I’ve always loved travel and food photography. For me, there’s nothing better than exploring interesting places, trying local cuisine, and meeting new people. I am so thankful for each opportunity I’ve had to travel.
I’m also very fortunate that I met and married someone who shares the same interests as me, who didn’t shoot down the crazy idea of moving outside the United States for an unknown period of time, and who has done so much to make that dream possible.
After getting married, Arie and I decided to pack up our apartment and move to Argentina for a year. The primary focus was for me to learn Spanish, a task still very challenging for me. I suspect it will always be a bit difficult. The secondary focus was for me to embrace the culture, the people, and the food.
We spent our first five months in Mar del Plata, a beautiful sea-side city where Arie’s extended family lives. We then moved to Buenos Aires so that we could enjoy everything the big city has to offer. While in Argentina, cooking became my most social activity. From attending a cooking class in Spanish and trying to work with a group, to cooking with Arie’s cousins or simply shopping for groceries, I was forced to interact and attempt conversations with multiple people each day.
My first stop was always to walk to the local grocery store where I could find most of the basic ingredients on my list. The little produce shop next door had the best fruits and vegetables, directly from the farms surrounding our city. Most days, I also stopped by the butcher on my walk back home. The poultry comes from his own farm, and he always cut the meat exactly like I needed it.
One day, while shopping for the ingredients to make a Vegetable Tarta, I still had one elusive item on my list: semillas de chia (chia seeds). I had no idea where to buy this ingredient and was starting to picture how my tarta would look without them. Fortunately, the produce clerk pointed me in the right direction; a little tea and spice shop across the street had exactly what I was looking for.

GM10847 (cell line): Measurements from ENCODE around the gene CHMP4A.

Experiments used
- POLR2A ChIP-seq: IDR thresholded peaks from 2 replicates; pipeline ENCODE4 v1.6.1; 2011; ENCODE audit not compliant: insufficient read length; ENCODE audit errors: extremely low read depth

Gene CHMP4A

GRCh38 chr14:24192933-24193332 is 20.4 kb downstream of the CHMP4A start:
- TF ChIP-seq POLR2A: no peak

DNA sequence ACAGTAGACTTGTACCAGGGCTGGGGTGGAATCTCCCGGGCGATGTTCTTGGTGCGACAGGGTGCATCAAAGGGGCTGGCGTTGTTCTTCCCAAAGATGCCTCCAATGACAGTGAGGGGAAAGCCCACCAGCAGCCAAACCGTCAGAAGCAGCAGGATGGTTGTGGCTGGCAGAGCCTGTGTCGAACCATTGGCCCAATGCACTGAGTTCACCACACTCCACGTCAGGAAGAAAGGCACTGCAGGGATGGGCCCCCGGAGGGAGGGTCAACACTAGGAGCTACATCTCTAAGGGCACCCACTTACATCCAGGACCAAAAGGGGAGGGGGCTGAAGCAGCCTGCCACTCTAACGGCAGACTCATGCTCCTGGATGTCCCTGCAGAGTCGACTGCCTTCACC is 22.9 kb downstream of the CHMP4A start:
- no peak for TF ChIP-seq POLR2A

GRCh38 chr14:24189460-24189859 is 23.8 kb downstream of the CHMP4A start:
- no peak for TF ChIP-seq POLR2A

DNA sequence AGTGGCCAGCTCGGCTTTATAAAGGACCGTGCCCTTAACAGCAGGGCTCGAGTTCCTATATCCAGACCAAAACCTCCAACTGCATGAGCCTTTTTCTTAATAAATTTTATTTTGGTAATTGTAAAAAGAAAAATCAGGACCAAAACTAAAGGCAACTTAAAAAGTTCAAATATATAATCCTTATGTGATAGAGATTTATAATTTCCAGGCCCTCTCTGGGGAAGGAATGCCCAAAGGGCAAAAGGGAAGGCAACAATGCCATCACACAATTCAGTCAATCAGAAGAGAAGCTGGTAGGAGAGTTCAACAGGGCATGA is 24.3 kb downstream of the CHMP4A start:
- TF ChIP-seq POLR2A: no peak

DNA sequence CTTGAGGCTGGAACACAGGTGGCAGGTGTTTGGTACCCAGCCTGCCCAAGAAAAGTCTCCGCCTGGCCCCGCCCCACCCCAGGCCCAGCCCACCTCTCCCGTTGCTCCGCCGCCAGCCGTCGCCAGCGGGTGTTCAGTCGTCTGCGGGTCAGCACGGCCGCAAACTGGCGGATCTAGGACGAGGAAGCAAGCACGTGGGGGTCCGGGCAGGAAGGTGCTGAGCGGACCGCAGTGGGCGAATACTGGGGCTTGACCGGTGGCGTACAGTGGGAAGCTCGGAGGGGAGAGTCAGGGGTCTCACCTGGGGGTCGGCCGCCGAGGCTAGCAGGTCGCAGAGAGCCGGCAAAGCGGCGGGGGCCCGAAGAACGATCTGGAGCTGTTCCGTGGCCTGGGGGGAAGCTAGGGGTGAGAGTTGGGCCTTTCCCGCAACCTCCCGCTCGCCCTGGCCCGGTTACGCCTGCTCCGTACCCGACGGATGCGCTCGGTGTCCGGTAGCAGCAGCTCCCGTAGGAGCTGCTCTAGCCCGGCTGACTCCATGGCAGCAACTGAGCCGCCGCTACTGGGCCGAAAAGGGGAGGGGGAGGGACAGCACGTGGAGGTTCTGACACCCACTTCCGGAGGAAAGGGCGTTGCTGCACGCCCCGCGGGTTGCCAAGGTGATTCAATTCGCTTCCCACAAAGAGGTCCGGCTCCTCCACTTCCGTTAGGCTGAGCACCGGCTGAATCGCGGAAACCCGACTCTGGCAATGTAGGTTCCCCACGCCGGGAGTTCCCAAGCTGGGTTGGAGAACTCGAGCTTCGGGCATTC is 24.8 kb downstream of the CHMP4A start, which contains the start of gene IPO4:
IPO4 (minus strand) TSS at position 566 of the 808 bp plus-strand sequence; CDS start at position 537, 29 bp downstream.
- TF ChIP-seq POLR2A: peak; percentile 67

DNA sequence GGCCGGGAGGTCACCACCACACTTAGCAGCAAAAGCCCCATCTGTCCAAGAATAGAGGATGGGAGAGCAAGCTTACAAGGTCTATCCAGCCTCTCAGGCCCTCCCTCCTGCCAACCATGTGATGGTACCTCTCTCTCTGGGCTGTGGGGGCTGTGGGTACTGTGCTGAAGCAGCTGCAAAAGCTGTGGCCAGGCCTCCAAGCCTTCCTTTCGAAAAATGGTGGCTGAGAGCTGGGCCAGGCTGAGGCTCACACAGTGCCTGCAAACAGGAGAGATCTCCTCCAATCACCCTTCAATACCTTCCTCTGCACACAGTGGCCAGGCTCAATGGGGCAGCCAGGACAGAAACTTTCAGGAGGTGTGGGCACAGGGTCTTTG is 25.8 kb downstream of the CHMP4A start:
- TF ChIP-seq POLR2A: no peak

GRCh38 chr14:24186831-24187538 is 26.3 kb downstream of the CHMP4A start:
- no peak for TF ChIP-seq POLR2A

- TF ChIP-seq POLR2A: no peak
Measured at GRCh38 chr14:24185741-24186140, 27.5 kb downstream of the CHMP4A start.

All this to simply get started. I loved it. I was forced me to ask questions and talk to people in Spanish, learning all the while. Then, I get to share the food I’d prepared with friends and family.
I loved the challenges of living in a new country and loved the new recipes I learned along the way. Take a look at my review of the cookbook that helped me get started: Cocineros Argentinos. This book, along with Arie’s family’s recipes and my cooking classes helped me learn my way around the traditional Argentine kitchen.
On this blog, you will find stories inspired by the food I learned to cook, as well as the photos I’ve taken. I’ve also posted my interpretation of different recipes, including my methods and measurements (in customary and metric units).
My hope is that my friends, family, and readers will be able to taste a bit of Argentina from wherever they live. I hope you will enjoy this chapter in my life: Rebecca’s Argentinian Kitchen.
Here are a few of my favorite blog articles from cooking in Argentina: